2, Plant hedges and create compost heaps, log piles and untidy corners for hedgehogs to sleep, feed and hide in.

3, Don’t use slug pellets, chemicals or pesticides in your garden. Encouraging hedgehogs to your garden will help reduce the numbers of slugs – they find them very tasty.

4, Leave out water for hedgehogs. If you have a pond, create a hedgehog escape route from it so they don’t get trapped. You can also leave out dog food for them to eat.

5, Check compost heaps and rough areas with your foot, before mowing, strimming or using a fork.

6, Always check the wood laid out for a bonfire, before setting alight. They can be attractive places for hedgehogs to go into hibernation.

Parent and Children’s Activities

You could also make a hedgehog house – see or for instructions.

Or create your own basic hedgehog home using a box, and black bin bags for waterproofing/covering.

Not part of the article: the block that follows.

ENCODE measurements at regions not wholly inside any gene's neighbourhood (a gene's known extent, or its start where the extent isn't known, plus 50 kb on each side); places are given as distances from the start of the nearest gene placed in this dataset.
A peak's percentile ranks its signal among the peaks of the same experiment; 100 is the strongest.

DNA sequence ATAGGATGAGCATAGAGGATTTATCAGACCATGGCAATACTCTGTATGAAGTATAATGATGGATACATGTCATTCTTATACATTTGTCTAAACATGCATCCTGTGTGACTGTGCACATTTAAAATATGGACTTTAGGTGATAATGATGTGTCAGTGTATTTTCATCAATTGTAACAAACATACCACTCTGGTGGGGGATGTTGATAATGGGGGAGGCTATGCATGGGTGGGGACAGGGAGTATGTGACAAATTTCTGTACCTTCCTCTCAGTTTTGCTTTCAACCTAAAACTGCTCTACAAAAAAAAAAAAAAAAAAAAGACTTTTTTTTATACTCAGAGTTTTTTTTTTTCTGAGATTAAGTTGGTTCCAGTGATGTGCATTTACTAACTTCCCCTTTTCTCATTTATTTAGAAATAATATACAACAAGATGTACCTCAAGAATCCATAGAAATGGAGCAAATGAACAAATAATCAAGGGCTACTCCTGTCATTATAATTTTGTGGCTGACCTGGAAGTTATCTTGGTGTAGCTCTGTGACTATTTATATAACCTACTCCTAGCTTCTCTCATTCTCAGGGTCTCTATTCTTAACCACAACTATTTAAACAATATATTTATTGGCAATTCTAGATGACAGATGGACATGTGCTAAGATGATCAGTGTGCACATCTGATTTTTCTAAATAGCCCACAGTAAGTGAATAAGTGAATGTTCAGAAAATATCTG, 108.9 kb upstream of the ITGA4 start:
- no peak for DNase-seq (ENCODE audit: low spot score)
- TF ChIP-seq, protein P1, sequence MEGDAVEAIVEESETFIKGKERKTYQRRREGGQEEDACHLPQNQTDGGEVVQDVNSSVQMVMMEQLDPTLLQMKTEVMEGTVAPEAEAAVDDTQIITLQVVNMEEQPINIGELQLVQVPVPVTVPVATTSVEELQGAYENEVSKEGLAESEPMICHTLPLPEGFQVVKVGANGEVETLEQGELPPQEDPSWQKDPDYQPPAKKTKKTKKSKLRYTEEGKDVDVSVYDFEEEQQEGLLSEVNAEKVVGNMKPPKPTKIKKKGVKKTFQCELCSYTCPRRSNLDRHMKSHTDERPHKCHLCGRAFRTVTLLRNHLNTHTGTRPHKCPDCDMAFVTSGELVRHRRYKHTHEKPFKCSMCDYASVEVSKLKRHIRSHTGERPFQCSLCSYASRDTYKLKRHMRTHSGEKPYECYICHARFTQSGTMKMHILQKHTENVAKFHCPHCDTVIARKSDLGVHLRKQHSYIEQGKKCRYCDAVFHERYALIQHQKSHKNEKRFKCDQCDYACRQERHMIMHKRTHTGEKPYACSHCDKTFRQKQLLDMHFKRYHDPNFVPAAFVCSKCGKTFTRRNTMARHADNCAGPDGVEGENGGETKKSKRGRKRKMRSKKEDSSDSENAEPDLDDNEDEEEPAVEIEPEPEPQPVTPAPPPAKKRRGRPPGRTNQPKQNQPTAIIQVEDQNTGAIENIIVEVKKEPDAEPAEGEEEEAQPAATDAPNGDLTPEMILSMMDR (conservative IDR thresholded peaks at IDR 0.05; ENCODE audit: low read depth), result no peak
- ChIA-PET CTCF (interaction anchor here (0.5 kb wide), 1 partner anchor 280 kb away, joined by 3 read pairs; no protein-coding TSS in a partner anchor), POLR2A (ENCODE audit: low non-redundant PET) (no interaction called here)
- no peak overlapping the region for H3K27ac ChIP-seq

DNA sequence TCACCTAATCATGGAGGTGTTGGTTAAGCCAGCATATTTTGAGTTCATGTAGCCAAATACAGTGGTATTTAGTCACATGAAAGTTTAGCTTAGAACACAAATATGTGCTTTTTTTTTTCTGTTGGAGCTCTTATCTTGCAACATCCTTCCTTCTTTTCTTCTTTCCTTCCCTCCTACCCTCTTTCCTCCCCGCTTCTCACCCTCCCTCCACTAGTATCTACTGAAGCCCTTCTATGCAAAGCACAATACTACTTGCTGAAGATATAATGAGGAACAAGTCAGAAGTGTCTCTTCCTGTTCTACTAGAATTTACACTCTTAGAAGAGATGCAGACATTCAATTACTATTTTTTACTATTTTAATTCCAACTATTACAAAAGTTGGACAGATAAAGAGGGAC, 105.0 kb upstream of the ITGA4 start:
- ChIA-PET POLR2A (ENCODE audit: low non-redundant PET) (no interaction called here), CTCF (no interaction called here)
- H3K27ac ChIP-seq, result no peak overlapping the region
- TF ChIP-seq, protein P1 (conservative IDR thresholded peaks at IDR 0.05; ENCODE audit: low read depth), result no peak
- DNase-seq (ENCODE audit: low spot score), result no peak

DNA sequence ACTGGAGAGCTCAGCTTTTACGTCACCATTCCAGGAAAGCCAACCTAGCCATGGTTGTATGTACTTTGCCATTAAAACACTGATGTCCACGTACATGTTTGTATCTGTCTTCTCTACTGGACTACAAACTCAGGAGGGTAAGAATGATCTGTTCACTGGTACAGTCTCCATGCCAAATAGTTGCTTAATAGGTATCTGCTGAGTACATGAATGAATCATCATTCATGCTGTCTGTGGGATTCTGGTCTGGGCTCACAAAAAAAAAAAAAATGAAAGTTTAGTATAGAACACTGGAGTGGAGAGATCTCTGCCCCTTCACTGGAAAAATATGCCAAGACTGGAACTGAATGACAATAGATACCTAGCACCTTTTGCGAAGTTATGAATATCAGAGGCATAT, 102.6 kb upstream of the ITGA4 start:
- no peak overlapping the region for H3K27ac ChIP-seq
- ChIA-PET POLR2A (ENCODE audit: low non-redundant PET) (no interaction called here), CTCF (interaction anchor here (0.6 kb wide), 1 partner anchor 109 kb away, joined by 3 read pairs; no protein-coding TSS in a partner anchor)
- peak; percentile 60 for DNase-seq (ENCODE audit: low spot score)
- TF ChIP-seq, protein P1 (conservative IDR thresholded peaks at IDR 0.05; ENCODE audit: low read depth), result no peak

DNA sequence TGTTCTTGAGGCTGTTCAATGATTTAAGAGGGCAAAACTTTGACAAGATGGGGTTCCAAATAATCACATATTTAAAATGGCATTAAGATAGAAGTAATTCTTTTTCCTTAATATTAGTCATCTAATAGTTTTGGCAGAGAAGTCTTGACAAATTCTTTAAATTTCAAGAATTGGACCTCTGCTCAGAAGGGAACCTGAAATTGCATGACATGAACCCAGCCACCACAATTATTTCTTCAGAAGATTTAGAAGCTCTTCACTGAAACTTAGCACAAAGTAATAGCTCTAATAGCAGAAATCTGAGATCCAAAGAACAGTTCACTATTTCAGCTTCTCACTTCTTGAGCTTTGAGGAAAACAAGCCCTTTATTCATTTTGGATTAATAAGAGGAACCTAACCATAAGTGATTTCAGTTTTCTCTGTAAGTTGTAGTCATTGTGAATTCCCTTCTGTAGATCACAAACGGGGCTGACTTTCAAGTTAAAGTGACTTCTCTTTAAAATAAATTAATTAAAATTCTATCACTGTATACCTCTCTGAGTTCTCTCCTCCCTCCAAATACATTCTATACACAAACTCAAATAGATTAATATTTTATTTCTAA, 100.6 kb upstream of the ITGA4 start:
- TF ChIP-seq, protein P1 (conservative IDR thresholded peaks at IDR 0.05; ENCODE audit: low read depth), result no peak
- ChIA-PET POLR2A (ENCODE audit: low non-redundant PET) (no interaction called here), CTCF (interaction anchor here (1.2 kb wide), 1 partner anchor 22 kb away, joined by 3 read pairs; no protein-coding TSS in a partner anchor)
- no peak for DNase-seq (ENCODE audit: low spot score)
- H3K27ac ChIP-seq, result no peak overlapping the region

Craft Activity

Get some clay and sticks to make your own hedgehog. You may not be able to put in as many spines as they have (a hedgehog can have from 5,000 to 7,000 spines), but you can still make a good likeness.

Cattle returning to Poors Field 12/05/2021

8 Sussex Brown cattle (Brown / Red in colour) have returned to graze on Poor’s Field, near Ruislip Lido from Wednesday 12 May. The cattle will be staying in the area until Sept 2021, then returning to their winter location. OWL in partnership with the Ruislip Woods NNR Management Advisory Group and London borough of Hillingdon, respectfully ask that if you are visiting the area, please:

  • Give the cattle plenty of space
  • take your litter home
  • always keep dogs under control and in sight
  • Close all gates to keep the cattle safe.


Ruislip Woods update

Ruislip Woods Trust and the expansion of Copse Wood – update 2nd May 2021